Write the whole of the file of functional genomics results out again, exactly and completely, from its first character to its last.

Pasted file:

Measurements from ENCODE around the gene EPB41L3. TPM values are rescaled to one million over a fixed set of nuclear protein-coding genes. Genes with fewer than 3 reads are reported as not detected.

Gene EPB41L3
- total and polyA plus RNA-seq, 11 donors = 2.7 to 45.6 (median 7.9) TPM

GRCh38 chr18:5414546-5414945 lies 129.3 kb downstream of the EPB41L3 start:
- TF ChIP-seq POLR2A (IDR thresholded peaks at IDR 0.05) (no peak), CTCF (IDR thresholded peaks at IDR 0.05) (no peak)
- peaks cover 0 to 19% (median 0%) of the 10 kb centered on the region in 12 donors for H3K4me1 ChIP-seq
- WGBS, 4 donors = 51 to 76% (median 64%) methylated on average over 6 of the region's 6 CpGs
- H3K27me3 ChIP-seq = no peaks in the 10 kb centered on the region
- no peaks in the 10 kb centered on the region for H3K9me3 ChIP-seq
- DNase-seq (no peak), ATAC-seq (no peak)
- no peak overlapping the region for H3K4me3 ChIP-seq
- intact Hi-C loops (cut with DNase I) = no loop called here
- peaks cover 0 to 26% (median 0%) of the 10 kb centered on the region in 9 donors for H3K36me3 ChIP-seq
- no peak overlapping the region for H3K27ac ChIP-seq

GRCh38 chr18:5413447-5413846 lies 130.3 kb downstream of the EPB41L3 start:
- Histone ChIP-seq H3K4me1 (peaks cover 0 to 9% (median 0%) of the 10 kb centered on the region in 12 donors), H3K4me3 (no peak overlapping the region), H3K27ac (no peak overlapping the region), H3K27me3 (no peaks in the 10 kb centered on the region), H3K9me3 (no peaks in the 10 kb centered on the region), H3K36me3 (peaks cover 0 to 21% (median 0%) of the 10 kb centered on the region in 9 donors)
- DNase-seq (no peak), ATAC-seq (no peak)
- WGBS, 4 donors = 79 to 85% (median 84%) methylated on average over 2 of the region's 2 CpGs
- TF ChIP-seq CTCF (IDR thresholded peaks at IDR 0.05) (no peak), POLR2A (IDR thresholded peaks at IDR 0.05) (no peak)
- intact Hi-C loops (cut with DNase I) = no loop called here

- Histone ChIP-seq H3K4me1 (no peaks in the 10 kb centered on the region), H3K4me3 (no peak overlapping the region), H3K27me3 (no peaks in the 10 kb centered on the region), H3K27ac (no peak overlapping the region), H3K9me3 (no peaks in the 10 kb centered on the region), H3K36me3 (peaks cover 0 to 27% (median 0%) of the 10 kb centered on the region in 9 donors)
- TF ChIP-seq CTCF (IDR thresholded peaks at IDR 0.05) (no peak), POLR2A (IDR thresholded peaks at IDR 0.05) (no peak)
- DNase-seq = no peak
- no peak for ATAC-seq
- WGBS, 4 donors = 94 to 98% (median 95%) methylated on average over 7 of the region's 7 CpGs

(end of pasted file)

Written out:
Measurements from ENCODE around the gene EPB41L3. TPM values are rescaled to one million over a fixed set of nuclear protein-coding genes. Genes with fewer than 3 reads are reported as not detected.

Gene EPB41L3
- total and polyA plus RNA-seq, 11 donors = 2.7 to 45.6 (median 7.9) TPM

GRCh38 chr18:5414546-5414945 lies 129.3 kb downstream of the EPB41L3 start:
- TF ChIP-seq POLR2A (IDR thresholded peaks at IDR 0.05) (no peak), CTCF (IDR thresholded peaks at IDR 0.05) (no peak)
- peaks cover 0 to 19% (median 0%) of the 10 kb centered on the region in 12 donors for H3K4me1 ChIP-seq
- WGBS, 4 donors = 51 to 76% (median 64%) methylated on average over 6 of the region's 6 CpGs
- H3K27me3 ChIP-seq = no peaks in the 10 kb centered on the region
- no peaks in the 10 kb centered on the region for H3K9me3 ChIP-seq
- DNase-seq (no peak), ATAC-seq (no peak)
- no peak overlapping the region for H3K4me3 ChIP-seq
- intact Hi-C loops (cut with DNase I) = no loop called here
- peaks cover 0 to 26% (median 0%) of the 10 kb centered on the region in 9 donors for H3K36me3 ChIP-seq
- no peak overlapping the region for H3K27ac ChIP-seq

GRCh38 chr18:5413447-5413846 lies 130.3 kb downstream of the EPB41L3 start:
- Histone ChIP-seq H3K4me1 (peaks cover 0 to 9% (median 0%) of the 10 kb centered on the region in 12 donors), H3K4me3 (no peak overlapping the region), H3K27ac (no peak overlapping the region), H3K27me3 (no peaks in the 10 kb centered on the region), H3K9me3 (no peaks in the 10 kb centered on the region), H3K36me3 (peaks cover 0 to 21% (median 0%) of the 10 kb centered on the region in 9 donors)
- DNase-seq (no peak), ATAC-seq (no peak)
- WGBS, 4 donors = 79 to 85% (median 84%) methylated on average over 2 of the region's 2 CpGs
- TF ChIP-seq CTCF (IDR thresholded peaks at IDR 0.05) (no peak), POLR2A (IDR thresholded peaks at IDR 0.05) (no peak)
- intact Hi-C loops (cut with DNase I) = no loop called here

- Histone ChIP-seq H3K4me1 (no peaks in the 10 kb centered on the region), H3K4me3 (no peak overlapping the region), H3K27me3 (no peaks in the 10 kb centered on the region), H3K27ac (no peak overlapping the region), H3K9me3 (no peaks in the 10 kb centered on the region), H3K36me3 (peaks cover 0 to 27% (median 0%) of the 10 kb centered on the region in 9 donors)
- TF ChIP-seq CTCF (IDR thresholded peaks at IDR 0.05) (no peak), POLR2A (IDR thresholded peaks at IDR 0.05) (no peak)
- DNase-seq = no peak
- no peak for ATAC-seq
- WGBS, 4 donors = 94 to 98% (median 95%) methylated on average over 7 of the region's 7 CpGs